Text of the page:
In the two weeks since the Coalition announced it was going to slash feed-in tariffs (or FITs) in half there has been real consternation and anger. Feed-in tariffs exist to encourage the installation on new small-scale, low-carbon electricity technologies helping the UK move towards a new model of energy generation.

Climate change minister Greg Barker claims to be “a champion of decentralised energy” but in one stroke the scrapping of FITs has set us back years.

When challenged on the government’s position at a Friends of the Earth event last week he astonished onlookers by describing the tariff as “morally wrong” because the rate of return was higher than some other forms of investment.

It’s a funny kind of champion who finds it immoral to give incentives to behaviour you want and need to happen.

Barker claimed that the fast track review was necessary in order to prevent a “gold rush” of investors throwing everything into renewable energies. That doesn’t really sound like something a “champion” of such technologies would be against does it? Perish the thought that people might take up decentralised energy with unseemly haste.

The government announced new tariff rates at the same time as opening up a six week ‘consultation’ that ends eleven days *after* the new rates come into force. This does not indicate a government that is willing to listen to the industry, suppliers or consumers.

There are currently 4,000 solar businesses in the UK employing roughly 25,000 people. Over the last eighteen months the UK’s solar capacity grew six fold with the help of these tariffs but Barker is treating this welcome growth as a problem to be fixed. As Caroline Lucas argued “The truth is that solar has been too successful for the government’s liking – and this will certainly not be the last attempt to cut off its subsidies.”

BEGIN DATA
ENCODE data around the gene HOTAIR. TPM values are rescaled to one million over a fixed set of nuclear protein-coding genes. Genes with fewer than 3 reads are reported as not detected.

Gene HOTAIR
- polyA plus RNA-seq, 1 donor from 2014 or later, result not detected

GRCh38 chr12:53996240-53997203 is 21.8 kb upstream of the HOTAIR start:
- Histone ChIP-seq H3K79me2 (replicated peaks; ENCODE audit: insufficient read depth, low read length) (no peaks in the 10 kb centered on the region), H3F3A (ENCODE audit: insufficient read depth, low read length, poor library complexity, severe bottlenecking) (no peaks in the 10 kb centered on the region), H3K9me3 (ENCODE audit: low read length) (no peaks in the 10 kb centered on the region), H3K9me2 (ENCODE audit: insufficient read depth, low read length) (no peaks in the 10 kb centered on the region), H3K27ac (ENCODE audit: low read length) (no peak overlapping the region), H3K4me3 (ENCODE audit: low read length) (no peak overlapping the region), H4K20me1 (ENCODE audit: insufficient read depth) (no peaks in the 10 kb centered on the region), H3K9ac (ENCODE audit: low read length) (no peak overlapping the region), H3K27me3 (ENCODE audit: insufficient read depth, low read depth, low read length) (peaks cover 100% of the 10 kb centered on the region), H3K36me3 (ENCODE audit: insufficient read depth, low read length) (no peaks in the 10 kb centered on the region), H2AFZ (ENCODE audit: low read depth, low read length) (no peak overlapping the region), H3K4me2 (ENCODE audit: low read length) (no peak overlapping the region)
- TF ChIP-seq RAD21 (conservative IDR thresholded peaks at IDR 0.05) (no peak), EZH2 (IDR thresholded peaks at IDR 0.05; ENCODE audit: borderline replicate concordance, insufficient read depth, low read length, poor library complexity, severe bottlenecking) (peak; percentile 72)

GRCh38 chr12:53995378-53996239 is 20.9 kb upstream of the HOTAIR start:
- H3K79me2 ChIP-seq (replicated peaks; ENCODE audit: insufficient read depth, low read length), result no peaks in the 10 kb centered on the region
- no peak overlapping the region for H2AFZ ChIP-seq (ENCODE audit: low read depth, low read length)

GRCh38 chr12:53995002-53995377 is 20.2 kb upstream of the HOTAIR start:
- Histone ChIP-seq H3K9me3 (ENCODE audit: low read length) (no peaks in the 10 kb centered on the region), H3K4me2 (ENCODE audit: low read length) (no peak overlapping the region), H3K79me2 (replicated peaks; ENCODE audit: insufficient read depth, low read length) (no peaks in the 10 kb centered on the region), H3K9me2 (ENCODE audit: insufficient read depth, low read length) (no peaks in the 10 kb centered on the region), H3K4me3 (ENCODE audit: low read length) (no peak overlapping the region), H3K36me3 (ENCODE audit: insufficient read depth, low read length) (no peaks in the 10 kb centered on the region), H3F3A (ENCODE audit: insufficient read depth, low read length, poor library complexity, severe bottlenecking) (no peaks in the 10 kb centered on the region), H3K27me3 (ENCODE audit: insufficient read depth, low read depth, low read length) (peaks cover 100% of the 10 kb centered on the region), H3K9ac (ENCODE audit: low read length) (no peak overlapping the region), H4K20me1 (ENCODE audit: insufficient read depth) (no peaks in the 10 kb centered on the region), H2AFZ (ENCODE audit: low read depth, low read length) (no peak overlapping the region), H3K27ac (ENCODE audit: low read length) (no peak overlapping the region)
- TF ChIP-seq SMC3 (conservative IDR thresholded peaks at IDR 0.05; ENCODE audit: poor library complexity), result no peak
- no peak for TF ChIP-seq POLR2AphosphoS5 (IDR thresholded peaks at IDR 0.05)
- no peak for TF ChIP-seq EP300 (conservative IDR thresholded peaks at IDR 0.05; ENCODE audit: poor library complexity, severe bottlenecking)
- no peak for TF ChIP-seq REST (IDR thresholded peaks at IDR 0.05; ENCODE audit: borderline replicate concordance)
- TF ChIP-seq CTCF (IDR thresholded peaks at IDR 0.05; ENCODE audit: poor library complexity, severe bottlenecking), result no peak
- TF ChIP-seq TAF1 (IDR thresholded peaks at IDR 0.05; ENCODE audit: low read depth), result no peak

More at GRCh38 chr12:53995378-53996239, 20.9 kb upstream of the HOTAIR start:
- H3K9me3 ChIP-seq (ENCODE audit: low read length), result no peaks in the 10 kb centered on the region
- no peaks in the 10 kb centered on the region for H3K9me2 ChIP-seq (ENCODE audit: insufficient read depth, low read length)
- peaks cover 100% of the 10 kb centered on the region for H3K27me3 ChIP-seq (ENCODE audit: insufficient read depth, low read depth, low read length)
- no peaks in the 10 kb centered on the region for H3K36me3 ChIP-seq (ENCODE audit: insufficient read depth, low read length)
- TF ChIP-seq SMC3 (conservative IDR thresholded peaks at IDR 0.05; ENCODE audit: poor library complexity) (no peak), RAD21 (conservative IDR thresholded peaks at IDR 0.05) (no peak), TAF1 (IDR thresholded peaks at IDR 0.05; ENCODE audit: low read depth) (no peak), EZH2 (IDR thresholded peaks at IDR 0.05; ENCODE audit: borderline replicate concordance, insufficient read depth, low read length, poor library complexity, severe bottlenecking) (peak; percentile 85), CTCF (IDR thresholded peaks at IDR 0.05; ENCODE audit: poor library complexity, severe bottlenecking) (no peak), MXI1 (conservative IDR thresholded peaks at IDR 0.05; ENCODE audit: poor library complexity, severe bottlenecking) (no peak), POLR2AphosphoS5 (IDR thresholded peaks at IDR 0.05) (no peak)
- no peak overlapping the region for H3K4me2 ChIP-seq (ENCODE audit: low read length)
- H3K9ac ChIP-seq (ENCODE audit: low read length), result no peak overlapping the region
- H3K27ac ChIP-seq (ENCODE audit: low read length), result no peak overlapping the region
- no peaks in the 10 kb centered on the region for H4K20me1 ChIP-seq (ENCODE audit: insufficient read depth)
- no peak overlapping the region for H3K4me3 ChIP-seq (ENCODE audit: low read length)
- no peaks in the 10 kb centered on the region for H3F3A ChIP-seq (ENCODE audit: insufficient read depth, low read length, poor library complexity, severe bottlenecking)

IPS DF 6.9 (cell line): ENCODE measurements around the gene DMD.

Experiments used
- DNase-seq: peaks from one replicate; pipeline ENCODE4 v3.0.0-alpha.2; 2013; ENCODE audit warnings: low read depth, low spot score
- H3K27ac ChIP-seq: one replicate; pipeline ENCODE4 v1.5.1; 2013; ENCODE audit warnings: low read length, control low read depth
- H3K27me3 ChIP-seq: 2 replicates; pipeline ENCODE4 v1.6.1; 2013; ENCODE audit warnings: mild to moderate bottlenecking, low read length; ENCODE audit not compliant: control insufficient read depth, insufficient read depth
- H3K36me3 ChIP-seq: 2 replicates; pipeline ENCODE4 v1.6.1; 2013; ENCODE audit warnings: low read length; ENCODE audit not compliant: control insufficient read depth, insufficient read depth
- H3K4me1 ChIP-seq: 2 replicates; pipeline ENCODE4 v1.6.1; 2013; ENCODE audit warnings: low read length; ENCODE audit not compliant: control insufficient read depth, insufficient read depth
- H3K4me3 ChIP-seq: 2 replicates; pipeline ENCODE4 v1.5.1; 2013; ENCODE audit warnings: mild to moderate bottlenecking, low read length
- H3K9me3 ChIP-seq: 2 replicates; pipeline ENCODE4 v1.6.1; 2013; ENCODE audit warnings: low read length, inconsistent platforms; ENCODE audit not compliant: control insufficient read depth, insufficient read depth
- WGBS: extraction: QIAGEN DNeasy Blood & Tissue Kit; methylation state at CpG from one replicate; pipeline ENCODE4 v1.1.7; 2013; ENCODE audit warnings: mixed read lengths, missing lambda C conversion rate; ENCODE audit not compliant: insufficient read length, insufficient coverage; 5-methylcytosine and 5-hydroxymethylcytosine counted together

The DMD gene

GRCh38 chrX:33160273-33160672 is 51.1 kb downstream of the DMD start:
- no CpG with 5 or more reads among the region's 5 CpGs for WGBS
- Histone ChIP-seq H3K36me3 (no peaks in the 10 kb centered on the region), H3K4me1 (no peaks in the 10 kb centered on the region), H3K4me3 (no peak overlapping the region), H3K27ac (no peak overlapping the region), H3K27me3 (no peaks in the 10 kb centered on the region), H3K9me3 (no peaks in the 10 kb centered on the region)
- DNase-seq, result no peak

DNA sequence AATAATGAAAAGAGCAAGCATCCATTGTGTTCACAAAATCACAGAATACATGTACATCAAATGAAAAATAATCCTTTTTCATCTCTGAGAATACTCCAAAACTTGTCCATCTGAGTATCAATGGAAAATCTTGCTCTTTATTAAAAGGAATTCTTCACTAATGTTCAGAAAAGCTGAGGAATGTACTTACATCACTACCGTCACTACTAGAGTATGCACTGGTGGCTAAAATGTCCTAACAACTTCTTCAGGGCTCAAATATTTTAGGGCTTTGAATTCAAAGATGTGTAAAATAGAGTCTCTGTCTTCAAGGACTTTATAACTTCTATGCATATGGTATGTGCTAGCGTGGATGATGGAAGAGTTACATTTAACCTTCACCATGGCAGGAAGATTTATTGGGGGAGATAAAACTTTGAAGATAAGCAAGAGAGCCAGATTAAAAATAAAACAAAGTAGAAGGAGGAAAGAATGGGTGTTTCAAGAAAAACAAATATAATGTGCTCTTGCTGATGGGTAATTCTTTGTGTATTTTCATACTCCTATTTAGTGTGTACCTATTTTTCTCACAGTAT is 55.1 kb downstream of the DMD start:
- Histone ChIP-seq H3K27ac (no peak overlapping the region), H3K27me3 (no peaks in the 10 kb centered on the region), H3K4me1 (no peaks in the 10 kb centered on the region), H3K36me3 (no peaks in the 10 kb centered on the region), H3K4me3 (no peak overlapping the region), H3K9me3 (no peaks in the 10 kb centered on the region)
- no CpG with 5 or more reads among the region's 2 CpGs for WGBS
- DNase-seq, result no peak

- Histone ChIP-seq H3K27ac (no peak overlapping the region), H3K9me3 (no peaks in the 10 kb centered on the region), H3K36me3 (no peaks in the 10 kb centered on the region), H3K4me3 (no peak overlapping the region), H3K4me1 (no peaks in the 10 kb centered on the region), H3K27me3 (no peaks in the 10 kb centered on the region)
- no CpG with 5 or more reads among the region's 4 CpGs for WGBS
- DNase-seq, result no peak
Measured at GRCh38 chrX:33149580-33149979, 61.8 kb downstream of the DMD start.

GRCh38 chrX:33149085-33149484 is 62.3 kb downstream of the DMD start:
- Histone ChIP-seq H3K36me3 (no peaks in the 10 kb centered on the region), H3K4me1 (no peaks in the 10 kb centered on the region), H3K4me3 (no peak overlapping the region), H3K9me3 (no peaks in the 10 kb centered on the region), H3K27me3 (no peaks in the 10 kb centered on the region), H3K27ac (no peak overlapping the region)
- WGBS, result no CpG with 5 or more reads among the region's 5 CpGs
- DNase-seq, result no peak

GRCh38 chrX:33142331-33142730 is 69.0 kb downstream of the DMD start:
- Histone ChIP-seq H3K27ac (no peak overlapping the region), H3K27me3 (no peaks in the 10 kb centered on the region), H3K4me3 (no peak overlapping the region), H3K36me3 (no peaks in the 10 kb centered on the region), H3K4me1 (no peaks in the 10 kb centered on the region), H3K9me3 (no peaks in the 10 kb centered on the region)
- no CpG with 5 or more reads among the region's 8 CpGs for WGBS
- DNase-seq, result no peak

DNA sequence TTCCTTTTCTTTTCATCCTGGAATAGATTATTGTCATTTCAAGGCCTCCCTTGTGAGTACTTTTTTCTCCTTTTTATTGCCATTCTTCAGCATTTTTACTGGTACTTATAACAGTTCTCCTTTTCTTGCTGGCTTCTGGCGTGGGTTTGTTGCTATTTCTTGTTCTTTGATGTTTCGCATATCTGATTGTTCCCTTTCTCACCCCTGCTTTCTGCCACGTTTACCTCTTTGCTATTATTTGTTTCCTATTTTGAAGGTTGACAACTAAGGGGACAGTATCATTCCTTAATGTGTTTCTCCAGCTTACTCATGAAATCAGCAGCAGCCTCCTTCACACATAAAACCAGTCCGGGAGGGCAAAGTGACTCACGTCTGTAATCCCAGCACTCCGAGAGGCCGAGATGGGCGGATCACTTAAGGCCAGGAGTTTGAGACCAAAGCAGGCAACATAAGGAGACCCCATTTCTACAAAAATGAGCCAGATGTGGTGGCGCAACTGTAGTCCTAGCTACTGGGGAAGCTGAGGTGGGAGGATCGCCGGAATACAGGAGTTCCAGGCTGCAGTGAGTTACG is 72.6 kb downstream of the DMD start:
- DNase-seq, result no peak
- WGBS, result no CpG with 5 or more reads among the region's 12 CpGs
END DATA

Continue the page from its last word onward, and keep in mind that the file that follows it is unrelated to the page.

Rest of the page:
This announcement has been conducted in the worst possible way. By making a snap reversal of FITs the hundreds of contracts and plans that have been worked on across the country have suddenly been thrown into flux. Across the country numerous projects have been jeopordised or scrapped in the last two weeks including extremely significant schemes.

In the London borough of Haringey an ambitious Labour project to roll out solar power across the poorest parts of the borough was due to be signed off the week of the announcement. At one stroke it would have doubled London’s solar capacity and is now in the wind because the council can no longer plan for a return on the energy produced. This is a real blow.

Adrian Ramsay, the Green Party’s deputy leader, said that “As always it is those on the lowest incomes who will suffer the most. This cut will jeopardise free solar schemes for people unable to afford the upfront costs of solar panels and is forcing councils to review schemes to install solar panels for council tenants and on other council buildings – schemes which, under the current FIT rate, were enabling local councils to generate a profit that can be invested in services that are under threat from government cuts.”

The knock on effect of damaging the reputation of renewable projects could be long lasting, effecting schemes like the Renewable Heat Incentive and damage the ability to borrow against future income renewable technologies provide.

Although Barker cites fuel poverty as one of the reasons for cutting the tariff the government admitted last month that the average cost to consumers of FITs amounts to just thirty pence each annually. This cut in a very small budget amounts to a false economy undermining energy security as well as moves towards a more environmentally sustainable economy.

Labour’s shadow climate change Minister Luciana Berger attacked the move saying that “Deposits have been lost on schemes that now they won’t be able to get back and there are people who will be out of work by Christmas because of this decision.”

It is of course worth going further than this. If this government wants to be seen as the greenest government ever then sinking ambitious community energy projects seems to be a strange way of going about it.